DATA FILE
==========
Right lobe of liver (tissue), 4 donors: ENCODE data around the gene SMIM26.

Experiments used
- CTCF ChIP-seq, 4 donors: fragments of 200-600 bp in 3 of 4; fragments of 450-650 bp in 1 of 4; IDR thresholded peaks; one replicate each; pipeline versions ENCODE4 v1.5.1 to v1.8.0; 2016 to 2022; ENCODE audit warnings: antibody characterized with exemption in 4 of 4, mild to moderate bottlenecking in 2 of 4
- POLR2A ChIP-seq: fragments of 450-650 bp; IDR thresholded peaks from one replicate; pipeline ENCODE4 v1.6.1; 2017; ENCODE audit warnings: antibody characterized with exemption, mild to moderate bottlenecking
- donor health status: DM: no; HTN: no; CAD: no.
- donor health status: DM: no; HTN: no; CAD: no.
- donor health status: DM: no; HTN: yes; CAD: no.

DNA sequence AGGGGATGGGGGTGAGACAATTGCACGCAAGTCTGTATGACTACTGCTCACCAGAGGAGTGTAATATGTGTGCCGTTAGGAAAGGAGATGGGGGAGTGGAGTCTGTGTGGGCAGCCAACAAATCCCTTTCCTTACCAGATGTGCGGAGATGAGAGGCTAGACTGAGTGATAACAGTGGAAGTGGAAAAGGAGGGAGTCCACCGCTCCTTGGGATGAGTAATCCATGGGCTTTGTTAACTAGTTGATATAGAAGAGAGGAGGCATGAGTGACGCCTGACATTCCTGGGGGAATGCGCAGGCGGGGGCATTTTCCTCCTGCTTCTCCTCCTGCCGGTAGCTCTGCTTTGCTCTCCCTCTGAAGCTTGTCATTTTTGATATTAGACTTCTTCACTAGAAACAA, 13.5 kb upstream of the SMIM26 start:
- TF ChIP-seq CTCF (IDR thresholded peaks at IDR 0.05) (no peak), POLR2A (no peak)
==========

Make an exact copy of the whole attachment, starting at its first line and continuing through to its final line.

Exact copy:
Right lobe of liver (tissue), 4 donors: ENCODE data around the gene SMIM26.

Experiments used
- CTCF ChIP-seq, 4 donors: fragments of 200-600 bp in 3 of 4; fragments of 450-650 bp in 1 of 4; IDR thresholded peaks; one replicate each; pipeline versions ENCODE4 v1.5.1 to v1.8.0; 2016 to 2022; ENCODE audit warnings: antibody characterized with exemption in 4 of 4, mild to moderate bottlenecking in 2 of 4
- POLR2A ChIP-seq: fragments of 450-650 bp; IDR thresholded peaks from one replicate; pipeline ENCODE4 v1.6.1; 2017; ENCODE audit warnings: antibody characterized with exemption, mild to moderate bottlenecking
- donor health status: DM: no; HTN: no; CAD: no.
- donor health status: DM: no; HTN: no; CAD: no.
- donor health status: DM: no; HTN: yes; CAD: no.

DNA sequence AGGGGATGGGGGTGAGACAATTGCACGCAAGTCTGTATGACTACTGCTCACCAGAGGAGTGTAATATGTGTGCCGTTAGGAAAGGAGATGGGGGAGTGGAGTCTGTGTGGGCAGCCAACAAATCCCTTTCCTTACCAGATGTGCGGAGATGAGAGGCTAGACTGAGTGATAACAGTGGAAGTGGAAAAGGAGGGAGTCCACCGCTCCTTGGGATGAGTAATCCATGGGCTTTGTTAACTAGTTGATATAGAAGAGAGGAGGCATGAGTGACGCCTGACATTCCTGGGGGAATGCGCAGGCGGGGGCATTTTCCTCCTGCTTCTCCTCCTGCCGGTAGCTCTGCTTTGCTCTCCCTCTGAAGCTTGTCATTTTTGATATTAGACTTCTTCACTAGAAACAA, 13.5 kb upstream of the SMIM26 start:
- TF ChIP-seq CTCF (IDR thresholded peaks at IDR 0.05) (no peak), POLR2A (no peak)